Renee Capozzola’s photograph of blacktip reef sharks cruising menacingly beneath sea gulls at sunset in French Polynesia has been crowned winner of Underwater Photographer of the Year 2021.
Capozzola’s photograph triumphed over 4,500 underwater pictures entered by underwater photographers from 68 countries around the world. She is the first female photographer to be named overall winner of the prestigious international photography contest.
We bring you some of our stand-outs from this year’s competition winners, and the stories behind them.
Overall Winner – Shark’s Skylight
To shoot “Sharks’ Skylight” Capozzola travelled from her home in California, out across the Pacific Ocean, to the tiny island of Moorea in August 2020. “French Polynesia strongly protects its sharks, it is my favourite place to photograph them,” she explains. “I dedicated several evenings to photographing in the shallows at sunset, and I was finally rewarded with this scene: glass-calm water, a rich sunset, sharks and even birds.”
Chair of the competition judges, Dr Alexander Mustard MBE, commented: “this is a photograph of hope, a glimpse of how the ocean can be when we give it a chance, thriving with spectacular life both below and above the surface.”
“The photographer not only persevered until this serendipitous scene unfolded, but more importantly Renee had the talent to capture this precise moment. The gorgeous lighting is sympathetic, but the picture is made by the elegance of the composition as sharks, sunset and seabirds fleetingly converge.”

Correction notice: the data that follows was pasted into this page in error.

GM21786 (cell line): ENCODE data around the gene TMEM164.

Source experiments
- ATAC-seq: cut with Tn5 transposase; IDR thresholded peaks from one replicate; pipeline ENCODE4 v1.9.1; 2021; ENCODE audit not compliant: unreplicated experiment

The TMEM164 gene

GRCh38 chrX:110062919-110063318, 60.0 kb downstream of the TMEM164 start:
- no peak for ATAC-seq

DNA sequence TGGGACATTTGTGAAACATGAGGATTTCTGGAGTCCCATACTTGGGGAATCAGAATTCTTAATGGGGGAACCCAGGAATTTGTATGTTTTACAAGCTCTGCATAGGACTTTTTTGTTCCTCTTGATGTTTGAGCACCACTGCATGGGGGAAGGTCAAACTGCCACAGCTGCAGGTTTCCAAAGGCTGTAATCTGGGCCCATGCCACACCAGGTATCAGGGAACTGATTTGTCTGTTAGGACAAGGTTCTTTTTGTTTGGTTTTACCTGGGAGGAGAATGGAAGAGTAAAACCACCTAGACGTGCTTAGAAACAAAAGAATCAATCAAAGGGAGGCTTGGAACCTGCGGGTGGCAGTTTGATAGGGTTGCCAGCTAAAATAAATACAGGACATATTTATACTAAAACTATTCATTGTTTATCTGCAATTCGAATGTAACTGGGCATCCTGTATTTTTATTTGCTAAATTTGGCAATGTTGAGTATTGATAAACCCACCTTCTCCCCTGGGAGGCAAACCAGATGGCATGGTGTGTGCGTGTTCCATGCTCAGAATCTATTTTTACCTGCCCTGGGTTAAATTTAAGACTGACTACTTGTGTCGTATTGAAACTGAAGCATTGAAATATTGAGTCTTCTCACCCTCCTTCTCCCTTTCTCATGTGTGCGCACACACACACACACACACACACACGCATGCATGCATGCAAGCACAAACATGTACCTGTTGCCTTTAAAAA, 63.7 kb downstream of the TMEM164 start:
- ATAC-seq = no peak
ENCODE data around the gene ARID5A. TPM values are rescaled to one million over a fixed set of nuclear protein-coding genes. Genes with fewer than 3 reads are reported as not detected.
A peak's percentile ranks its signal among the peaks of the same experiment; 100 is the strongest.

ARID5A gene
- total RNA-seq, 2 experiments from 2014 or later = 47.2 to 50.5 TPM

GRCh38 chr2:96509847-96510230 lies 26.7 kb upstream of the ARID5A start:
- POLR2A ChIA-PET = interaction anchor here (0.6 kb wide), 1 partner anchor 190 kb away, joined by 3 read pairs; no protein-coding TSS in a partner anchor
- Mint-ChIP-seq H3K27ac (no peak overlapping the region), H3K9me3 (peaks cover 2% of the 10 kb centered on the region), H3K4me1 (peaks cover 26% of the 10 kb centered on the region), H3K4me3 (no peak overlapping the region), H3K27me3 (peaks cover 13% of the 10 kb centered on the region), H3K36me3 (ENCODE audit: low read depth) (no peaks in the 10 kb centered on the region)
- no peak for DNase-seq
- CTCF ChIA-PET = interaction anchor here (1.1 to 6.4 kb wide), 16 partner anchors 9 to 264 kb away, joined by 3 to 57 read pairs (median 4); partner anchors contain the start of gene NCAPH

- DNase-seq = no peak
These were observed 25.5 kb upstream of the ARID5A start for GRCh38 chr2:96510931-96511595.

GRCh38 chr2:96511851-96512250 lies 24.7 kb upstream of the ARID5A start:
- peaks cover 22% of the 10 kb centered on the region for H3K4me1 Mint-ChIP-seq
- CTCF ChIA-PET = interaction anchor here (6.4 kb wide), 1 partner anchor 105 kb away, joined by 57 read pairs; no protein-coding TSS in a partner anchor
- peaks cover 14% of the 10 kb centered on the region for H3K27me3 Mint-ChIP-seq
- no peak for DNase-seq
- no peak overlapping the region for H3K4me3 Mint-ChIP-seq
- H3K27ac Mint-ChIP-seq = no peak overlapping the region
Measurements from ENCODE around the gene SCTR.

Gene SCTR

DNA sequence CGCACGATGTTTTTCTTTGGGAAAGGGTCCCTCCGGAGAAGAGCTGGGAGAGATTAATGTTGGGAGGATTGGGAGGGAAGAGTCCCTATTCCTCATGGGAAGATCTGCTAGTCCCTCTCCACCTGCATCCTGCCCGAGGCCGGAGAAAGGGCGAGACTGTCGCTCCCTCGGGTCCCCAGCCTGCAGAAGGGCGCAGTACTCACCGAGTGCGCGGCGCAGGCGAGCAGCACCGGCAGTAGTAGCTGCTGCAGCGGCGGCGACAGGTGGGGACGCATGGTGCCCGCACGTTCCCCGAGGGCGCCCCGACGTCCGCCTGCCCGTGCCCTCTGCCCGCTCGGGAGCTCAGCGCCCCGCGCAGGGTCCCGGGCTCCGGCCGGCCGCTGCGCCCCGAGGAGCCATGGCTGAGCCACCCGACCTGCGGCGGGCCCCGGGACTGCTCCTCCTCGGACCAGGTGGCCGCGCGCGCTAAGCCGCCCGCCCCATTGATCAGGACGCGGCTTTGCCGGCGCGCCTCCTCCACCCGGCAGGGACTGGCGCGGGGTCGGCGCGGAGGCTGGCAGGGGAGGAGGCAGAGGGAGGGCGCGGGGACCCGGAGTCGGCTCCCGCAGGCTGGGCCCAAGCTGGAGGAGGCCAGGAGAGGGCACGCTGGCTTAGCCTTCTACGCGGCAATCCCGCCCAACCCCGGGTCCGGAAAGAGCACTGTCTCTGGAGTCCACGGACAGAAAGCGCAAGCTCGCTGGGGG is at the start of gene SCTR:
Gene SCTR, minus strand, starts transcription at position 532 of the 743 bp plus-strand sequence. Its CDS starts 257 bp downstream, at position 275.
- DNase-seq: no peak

“Judging this year’s competition was a pleasure, a much-needed escape into the underwater world, I hope everyone enjoys immersing themselves in these fabulous images.”
Category Winner – Most Promising British Underwater Photographer
“As this shot was taken during cave training, we had a pretty intricate plan in place which is not usually how I run caves shoots. However, the plan failed miserably as the cave student, Max, had multiple equipment failures before even making it past the cavern zone.
“Plans are important, but when they fail you need to adapt quickly and deal with a new situation. After fixing all the issues on the surface and changing our plan to accommodate our now fairly depleted gas supplies, we descended again.
“I swam ahead and waited just beyond the beginning of the permanent mainline watching the team swim towards me, followed closely by the lighting assistants creating those beautiful halo effects. Suddenly everything just lined up perfectly, so I pressed the shutter just as Max turned to tie into the mainline.”
My Backyard Category Winner – While You Sleep
“Malls Mire – small woodland in Glasgow, between a housing estate, supermarket and factory – is an unlikely haven for wildlife. As winter thaws, for a few nights each year one of its small muddy ponds comes alive with Common Frogs.
“I first photographed them here in 2018 and since that day I’ve had this image in my head. It took another two years before I captured the little wonders that stir in the cold nights while the city sleeps.
“Using a temperamental remote shutter while combining long-exposure, backlighting, close-focus wide angle and split photography meant I had to abandon any frustrations and try (and inevitably fail) for the hundredth time to get it right. This final shot is a culmination 25 hours over 4 nights of lying in darkness, covered in mud, waiting on natures unpredictable elements to align. Time well spent? Absolutely.”
Wide-Angle Category Runner-Up – Gothic Chamber
“The riviera Maya in Mexico host the world’s largest underground river systems filled with clear water, never-ending tunnels and amazing halls with decoration that can compete with the best gothic cathedrals of the world.
“The challenge of capturing this beautiful hall in Cenote Monkey Dust was not only the huge dimensions but the fact that is pitch black.